Crypto ‘Airdrops’ Rain Down Money for Nothing Amid ICO Scrutiny
(Bloomberg) -- When Michael Terpin peered inside his cryptocurrency wallet recently, he found several new coins -- ones that he didn’t buy.
“Every week someone is dropping me a buck or two of something,” the San Juan, Puerto Rico-based investor and organizer of crypto conferences said. So far this year, Terpin estimates that he has received 15 free digital coins in one of his digital accounts that are referred to as wallets.
While the vast majority are likely worthless, the hope is that coins distributed to people who own older tokens, answered a survey or registered to receive information turn out to be the next Bitcoin. Known as airdrops, the giveaways are being embraced by startups seeking to broaden ownership and raise the profile of blockchain projects as the universe of more than 1,600 bigger coins and thousands of smaller ones faces increasing regulatory scrutiny.
Some have proved to be lucrative. Stellar distributed billions of Lumens to Bitcoin holders last year, and each one of those is now worth about 38 cents. OmiseGo had an airdrop in 2017, helping to boost the value of its token.
While growing in popularity, the idea isn’t new. In 2010, pioneering developer Gavin Andresen created the Bitcoin Faucet, which gave out five coins to people who’d downloaded Bitcoin software to spur its adoption. They’re worth almost $45,000 today. The practice could be classified as a gusher now. More than 2,500 different coins that aren’t as widely followed have been airdropped in the last 12 months, according to AirdropAlert.com.
Startups are resorting to airdrops as the Securities and Exchange Commission raises questions over whether tokens from initial coin offerings, the preferred fundraising method of many companies in the past year, fall under the agency’s scope of regulation. The thinking is that because airdrops don’t raise funds, they could face lower hurdles in compliance. That said, airdrops could be viewed to be similar to free stock giveaways which, the SEC said in 1999, still need to comply with securities laws.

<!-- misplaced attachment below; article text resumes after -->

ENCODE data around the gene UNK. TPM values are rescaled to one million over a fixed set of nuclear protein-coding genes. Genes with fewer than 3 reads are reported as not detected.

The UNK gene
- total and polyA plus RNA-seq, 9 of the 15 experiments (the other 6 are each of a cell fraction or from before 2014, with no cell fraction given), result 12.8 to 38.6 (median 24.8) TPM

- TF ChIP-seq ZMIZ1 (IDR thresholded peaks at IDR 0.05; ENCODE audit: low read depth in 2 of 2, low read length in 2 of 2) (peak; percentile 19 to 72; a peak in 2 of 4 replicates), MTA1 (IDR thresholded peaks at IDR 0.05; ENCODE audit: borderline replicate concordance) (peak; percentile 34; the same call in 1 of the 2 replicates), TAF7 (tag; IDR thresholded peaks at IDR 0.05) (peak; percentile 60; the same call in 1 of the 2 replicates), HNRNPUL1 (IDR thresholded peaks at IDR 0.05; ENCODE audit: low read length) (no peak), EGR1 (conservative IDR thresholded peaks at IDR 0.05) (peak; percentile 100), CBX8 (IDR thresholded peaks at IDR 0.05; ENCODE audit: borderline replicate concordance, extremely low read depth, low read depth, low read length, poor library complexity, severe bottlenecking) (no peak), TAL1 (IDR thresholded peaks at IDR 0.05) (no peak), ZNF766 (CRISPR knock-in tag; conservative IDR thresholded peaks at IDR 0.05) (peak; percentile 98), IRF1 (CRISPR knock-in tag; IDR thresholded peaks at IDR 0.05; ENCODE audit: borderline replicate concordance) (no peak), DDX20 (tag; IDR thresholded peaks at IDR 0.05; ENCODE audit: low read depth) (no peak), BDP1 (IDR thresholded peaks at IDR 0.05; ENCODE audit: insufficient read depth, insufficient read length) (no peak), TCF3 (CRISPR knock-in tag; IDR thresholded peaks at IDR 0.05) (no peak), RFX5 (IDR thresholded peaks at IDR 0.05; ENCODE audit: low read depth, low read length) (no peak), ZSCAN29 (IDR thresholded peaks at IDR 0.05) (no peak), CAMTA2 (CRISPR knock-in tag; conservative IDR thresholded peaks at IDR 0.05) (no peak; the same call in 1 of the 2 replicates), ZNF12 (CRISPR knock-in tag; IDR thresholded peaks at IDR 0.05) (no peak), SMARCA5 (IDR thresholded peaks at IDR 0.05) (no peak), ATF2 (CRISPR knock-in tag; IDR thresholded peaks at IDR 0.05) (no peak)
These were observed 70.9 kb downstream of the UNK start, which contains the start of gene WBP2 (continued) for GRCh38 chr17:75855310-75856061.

The bigger risk for free-money-searching consumers is that airdrops are downright scams. Many sites warn users against giving anyone their private keys -- essentially, passwords to their digital wallets -- to receive free coins.
Still, many have proven to be effective. The airdrop of eosDac has been credited with boosting the value of EOS lately by double digits. Another startup, esports-focused eBoost, for which Terpin is an investor and a public-relations representative, said it will do an airdrop on May 25 even though it raised enough funding, including through its ICO in 2015.
"You kind of think of it as a stock split," said Marshall Long, chief gaming director of eBoost. The company’s Telegram group has already grown 20 percent since the announcement of the airdrop, to 1,500 people, he said, while its Discord server -- another chat option -- is up by 4,000 to 40,000 people, he said.
But keep in mind that while splits often make the price of a stock more attractive in the minds of many equity investors, they don’t change the underlying value of the company. In the case of airdrops, you’re often just getting another coin that doesn’t give you any equity in the enterprise.
"My sense is it’s a fun idea, but probably short-lived for value,” said Dave Balter, partner at Flipside Crypto, which runs investment clubs for cryptocurrencies.
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